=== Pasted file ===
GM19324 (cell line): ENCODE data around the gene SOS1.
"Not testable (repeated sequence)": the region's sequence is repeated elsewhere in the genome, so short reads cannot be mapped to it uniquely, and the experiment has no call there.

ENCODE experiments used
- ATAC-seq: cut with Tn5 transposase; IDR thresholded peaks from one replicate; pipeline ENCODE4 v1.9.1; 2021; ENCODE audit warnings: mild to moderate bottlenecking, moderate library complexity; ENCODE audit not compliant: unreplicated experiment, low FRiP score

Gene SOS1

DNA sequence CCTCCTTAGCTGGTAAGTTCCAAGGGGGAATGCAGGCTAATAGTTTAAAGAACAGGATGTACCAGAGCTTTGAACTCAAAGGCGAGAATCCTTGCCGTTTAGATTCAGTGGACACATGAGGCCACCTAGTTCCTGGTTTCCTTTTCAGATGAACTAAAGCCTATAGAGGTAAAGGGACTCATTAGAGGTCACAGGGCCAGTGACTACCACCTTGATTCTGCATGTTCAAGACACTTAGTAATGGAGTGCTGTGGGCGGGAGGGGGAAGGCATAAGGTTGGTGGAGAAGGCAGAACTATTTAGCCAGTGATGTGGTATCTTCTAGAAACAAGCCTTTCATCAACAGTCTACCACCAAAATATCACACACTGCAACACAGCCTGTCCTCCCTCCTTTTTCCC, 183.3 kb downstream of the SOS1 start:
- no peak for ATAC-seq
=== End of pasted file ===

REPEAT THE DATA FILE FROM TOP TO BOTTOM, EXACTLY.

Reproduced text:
GM19324 (cell line): ENCODE data around the gene SOS1.
"Not testable (repeated sequence)": the region's sequence is repeated elsewhere in the genome, so short reads cannot be mapped to it uniquely, and the experiment has no call there.

ENCODE experiments used
- ATAC-seq: cut with Tn5 transposase; IDR thresholded peaks from one replicate; pipeline ENCODE4 v1.9.1; 2021; ENCODE audit warnings: mild to moderate bottlenecking, moderate library complexity; ENCODE audit not compliant: unreplicated experiment, low FRiP score

Gene SOS1

DNA sequence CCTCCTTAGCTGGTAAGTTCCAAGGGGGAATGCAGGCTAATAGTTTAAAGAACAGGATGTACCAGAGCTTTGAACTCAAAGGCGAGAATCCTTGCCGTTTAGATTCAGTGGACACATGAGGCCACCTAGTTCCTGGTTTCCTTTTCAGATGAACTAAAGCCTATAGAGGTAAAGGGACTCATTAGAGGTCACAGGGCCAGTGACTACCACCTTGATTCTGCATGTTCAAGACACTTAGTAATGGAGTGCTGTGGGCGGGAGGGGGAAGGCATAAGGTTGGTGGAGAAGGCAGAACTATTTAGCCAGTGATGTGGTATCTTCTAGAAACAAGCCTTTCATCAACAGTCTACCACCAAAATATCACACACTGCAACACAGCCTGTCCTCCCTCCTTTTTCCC, 183.3 kb downstream of the SOS1 start:
- no peak for ATAC-seq